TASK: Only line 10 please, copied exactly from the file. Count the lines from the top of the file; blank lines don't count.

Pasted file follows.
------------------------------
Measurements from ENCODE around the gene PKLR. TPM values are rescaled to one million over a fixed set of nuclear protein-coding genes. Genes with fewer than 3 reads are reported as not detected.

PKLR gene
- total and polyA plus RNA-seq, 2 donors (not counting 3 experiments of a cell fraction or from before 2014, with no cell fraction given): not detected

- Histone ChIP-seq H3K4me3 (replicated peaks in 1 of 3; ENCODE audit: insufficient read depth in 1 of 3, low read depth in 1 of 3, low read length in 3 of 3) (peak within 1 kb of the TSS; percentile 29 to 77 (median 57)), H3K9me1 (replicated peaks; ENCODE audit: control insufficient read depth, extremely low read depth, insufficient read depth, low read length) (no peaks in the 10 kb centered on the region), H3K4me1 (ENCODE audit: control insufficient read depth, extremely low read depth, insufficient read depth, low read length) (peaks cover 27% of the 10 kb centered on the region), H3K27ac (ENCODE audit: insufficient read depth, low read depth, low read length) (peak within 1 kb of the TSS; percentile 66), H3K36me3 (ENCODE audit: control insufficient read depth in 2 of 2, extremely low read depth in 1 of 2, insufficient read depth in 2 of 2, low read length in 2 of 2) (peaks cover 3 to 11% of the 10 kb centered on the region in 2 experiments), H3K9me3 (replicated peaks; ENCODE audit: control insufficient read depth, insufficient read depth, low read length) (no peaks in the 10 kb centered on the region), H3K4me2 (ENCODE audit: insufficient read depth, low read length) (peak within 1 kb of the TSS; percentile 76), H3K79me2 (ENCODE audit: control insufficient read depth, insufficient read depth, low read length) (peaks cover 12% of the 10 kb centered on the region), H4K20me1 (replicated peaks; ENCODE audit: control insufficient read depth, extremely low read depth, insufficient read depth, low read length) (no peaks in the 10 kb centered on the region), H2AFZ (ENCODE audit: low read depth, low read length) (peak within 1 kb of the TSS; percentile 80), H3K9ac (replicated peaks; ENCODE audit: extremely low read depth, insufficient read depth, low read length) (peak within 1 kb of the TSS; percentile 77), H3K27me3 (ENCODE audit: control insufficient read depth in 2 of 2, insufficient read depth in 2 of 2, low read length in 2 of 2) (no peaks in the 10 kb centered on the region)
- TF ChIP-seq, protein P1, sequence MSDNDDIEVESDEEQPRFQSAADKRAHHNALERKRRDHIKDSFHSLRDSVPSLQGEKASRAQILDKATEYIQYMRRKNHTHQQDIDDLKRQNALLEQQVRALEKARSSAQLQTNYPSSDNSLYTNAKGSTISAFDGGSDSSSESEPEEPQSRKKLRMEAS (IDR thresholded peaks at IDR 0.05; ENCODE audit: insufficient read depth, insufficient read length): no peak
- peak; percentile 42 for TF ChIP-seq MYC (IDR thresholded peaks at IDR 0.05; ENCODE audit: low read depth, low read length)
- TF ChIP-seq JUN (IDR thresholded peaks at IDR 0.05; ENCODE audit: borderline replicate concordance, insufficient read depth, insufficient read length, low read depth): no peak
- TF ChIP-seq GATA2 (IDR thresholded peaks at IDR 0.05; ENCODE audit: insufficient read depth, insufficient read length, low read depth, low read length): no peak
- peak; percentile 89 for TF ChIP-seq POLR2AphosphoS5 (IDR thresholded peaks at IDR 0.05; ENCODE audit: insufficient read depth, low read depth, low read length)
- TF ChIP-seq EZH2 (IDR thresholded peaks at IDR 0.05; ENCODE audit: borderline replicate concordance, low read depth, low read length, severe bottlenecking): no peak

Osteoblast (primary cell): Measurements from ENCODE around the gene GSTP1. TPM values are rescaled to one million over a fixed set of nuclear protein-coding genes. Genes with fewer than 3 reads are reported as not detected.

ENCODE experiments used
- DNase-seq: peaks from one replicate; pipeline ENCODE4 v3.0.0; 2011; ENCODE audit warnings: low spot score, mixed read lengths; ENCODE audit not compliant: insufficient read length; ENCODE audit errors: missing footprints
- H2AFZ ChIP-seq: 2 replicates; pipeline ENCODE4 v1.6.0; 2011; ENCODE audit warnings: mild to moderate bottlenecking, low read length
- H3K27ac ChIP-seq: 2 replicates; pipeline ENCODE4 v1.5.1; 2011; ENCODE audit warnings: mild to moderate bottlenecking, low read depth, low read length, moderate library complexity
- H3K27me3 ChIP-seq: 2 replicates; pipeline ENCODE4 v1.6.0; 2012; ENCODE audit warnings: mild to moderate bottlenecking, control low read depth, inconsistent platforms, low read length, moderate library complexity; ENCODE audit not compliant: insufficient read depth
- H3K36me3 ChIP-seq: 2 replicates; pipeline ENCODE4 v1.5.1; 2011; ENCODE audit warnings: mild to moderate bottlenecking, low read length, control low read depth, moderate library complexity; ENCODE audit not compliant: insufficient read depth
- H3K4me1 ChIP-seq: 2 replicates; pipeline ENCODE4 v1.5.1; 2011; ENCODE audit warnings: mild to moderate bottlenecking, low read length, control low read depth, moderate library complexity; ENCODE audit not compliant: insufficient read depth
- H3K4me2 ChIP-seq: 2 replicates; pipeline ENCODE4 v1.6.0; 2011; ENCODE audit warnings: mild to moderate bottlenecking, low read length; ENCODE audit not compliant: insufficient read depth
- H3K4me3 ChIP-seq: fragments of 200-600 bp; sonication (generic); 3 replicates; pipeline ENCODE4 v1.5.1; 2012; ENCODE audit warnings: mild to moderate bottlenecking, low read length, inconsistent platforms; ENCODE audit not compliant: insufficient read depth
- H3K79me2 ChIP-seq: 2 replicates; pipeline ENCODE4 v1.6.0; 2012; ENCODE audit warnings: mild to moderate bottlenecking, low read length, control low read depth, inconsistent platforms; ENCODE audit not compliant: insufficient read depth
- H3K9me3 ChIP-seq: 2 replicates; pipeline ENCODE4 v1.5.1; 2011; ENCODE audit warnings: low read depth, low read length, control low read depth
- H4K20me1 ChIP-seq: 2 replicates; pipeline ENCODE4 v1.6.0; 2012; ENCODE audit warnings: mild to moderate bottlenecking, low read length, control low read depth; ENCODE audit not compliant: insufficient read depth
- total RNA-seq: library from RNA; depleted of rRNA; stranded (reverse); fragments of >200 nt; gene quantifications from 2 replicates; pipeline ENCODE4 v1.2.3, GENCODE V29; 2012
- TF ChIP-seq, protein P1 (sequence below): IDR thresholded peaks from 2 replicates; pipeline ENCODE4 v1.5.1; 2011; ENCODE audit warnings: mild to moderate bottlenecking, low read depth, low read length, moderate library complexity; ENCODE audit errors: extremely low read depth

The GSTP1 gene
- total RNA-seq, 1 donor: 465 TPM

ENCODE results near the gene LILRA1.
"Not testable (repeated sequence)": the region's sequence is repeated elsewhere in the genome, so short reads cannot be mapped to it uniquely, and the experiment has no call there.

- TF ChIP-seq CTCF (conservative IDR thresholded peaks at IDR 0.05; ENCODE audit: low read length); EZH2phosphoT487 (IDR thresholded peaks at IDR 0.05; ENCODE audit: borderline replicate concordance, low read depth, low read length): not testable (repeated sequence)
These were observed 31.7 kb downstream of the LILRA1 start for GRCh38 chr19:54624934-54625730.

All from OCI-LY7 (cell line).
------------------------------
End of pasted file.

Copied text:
- TF ChIP-seq EZH2 (IDR thresholded peaks at IDR 0.05; ENCODE audit: borderline replicate concordance, low read depth, low read length, severe bottlenecking): no peak